“Credit Unions Are Different from Wells Fargo,” Berger Says

Dan Berger is President and CEO of the National Association of Federal Credit Unions (NAFCU), and he’s got a few things to say about the difference between credit unions and Wells Fargo.

Maybe you noticed the CEO of Wells Fargo being grilled by Congress this week. This came in the wage of the megabank being fined $185 million due to illegal sales practices.

Apparently, Wells was setting quotas for how many accounts they wanted each bank customer to have. The company was pushing bank employees to push customers into accounts they neither needed, nor wanted.

All of this was about padding the company’s profits to impress Wall Street.

Berger took the opportunity to remind folks that credit unions do not engage in these practices. Here’s his statement:

“Credit unions — not-for-profit, member-owned, financial cooperatives—have been widely recognized for not causing the financial crisis and for their prudent business model,” said Berger. “We ask our lawmakers and regulators to keep in mind the critical difference of credit unions and the valuable services they provide to nearly 105 million Americans. We urge them not to delay much-needed regulatory relief for credit unions as they contemplate any new regulations to address the fraudulent practices of bad actors.”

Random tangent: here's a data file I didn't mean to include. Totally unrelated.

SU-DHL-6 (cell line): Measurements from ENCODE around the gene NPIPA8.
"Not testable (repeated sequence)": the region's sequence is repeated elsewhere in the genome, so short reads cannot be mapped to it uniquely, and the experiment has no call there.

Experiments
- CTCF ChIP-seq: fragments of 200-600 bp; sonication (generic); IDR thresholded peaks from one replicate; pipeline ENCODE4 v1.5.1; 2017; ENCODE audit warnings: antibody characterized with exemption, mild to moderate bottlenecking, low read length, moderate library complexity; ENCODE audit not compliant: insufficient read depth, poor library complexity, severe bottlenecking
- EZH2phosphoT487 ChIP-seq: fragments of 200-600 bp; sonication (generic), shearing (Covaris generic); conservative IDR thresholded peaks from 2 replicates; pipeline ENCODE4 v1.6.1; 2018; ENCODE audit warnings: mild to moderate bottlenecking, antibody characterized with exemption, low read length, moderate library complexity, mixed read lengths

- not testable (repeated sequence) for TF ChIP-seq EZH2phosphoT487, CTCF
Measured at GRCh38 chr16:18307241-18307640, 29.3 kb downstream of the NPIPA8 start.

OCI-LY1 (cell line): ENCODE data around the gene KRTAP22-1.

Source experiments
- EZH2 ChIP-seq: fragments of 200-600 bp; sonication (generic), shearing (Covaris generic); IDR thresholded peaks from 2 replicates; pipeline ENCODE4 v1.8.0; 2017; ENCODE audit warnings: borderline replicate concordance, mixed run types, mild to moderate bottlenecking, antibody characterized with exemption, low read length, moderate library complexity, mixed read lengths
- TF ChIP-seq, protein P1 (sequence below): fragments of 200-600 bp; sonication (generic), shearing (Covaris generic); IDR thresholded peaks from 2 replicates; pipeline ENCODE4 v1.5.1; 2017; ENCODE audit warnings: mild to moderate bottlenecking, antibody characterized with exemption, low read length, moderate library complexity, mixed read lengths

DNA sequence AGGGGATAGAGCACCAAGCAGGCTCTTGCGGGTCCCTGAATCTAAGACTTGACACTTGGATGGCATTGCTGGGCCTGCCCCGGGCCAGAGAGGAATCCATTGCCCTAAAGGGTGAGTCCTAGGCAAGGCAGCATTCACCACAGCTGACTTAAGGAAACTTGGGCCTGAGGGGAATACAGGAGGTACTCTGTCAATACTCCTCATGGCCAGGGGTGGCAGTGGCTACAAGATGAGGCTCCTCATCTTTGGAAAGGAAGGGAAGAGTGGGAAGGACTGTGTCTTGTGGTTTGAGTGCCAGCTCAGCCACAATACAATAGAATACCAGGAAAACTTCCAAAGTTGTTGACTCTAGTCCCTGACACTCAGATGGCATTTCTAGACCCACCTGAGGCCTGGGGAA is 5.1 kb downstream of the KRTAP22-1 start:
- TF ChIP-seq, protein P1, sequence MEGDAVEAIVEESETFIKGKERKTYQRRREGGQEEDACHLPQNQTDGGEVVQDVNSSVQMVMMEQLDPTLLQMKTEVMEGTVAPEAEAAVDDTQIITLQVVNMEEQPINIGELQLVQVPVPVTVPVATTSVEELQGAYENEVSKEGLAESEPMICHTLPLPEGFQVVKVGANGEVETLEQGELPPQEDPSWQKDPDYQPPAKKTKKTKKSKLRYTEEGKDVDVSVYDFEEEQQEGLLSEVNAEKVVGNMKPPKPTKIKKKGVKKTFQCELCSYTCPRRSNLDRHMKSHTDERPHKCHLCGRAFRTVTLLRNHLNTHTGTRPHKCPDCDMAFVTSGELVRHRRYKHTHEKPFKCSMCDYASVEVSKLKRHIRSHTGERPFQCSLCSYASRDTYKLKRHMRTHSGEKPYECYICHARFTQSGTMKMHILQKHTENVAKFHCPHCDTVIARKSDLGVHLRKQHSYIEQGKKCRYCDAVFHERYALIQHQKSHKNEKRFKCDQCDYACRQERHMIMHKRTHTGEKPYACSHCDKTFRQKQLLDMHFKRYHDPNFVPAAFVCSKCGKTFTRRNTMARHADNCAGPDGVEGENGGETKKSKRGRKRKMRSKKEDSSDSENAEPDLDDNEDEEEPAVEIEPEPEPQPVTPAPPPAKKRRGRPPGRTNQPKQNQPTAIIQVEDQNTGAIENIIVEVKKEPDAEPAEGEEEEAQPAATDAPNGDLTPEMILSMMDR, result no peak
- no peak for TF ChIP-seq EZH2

“Credit unions are Main Street’s financial institutions. Unfortunately, we have already had to endure an overwhelming regulatory burden put in place to keep Wall Street banks and big banks in check after the financial crisis.”

“We have lost approximately 20 percent of the industry since the second quarter of 2010, when Dodd-Frank was implemented. Going forward, we hope legislators and regulators recognize that credit unions’ have the utmost regard for their members trust. Credit unions welcome the ability to help their members fulfill their financial goals, grow their businesses or help our nation’s economy to prosper. American consumers need more Main Street and less Wall Street.”

Find out more HERE.

Berger is absolutely right about this. Given how many years have passed since the financial crisis, it’s easy to forget the kinds of seedy practices that led to the crash.

The big banks have done a good job with their advertising and PR, selling Americans on their kinder, gentler image.

But the Wells Fargo incident reminds us that these megabanks are just as hungry for profits as ever.

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